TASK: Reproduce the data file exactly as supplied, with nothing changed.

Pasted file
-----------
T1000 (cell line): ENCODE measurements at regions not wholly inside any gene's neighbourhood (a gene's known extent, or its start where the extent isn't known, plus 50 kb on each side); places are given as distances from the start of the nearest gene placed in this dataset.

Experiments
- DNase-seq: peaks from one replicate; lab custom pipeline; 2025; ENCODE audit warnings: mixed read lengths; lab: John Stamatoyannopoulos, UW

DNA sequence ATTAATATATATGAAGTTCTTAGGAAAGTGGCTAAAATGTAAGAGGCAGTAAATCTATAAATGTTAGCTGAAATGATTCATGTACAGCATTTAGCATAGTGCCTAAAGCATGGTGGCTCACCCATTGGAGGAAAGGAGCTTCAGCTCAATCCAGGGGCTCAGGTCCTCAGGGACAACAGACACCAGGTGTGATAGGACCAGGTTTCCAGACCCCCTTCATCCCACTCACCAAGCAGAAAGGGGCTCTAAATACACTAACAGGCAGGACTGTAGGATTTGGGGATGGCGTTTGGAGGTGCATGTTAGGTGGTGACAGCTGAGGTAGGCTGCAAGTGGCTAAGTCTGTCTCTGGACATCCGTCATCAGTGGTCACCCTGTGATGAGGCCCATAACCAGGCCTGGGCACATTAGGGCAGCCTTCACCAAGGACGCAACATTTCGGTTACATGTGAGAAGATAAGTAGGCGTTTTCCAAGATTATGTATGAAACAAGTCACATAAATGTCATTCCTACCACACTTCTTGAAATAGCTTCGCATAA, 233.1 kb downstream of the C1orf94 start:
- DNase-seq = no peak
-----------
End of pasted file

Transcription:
T1000 (cell line): ENCODE measurements at regions not wholly inside any gene's neighbourhood (a gene's known extent, or its start where the extent isn't known, plus 50 kb on each side); places are given as distances from the start of the nearest gene placed in this dataset.

Experiments
- DNase-seq: peaks from one replicate; lab custom pipeline; 2025; ENCODE audit warnings: mixed read lengths; lab: John Stamatoyannopoulos, UW

DNA sequence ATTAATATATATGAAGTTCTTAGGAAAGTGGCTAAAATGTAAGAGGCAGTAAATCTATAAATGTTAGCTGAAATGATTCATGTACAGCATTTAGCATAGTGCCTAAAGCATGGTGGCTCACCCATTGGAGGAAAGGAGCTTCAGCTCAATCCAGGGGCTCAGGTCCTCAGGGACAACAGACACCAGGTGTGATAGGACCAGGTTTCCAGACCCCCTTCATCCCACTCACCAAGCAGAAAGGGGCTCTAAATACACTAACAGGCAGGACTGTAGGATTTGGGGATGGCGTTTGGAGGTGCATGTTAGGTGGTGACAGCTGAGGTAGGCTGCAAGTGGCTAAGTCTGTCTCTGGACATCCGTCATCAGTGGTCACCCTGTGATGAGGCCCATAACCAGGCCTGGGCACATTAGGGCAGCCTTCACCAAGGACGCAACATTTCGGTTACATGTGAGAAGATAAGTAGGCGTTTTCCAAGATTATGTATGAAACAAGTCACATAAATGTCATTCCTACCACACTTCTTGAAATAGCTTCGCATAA, 233.1 kb downstream of the C1orf94 start:
- DNase-seq = no peak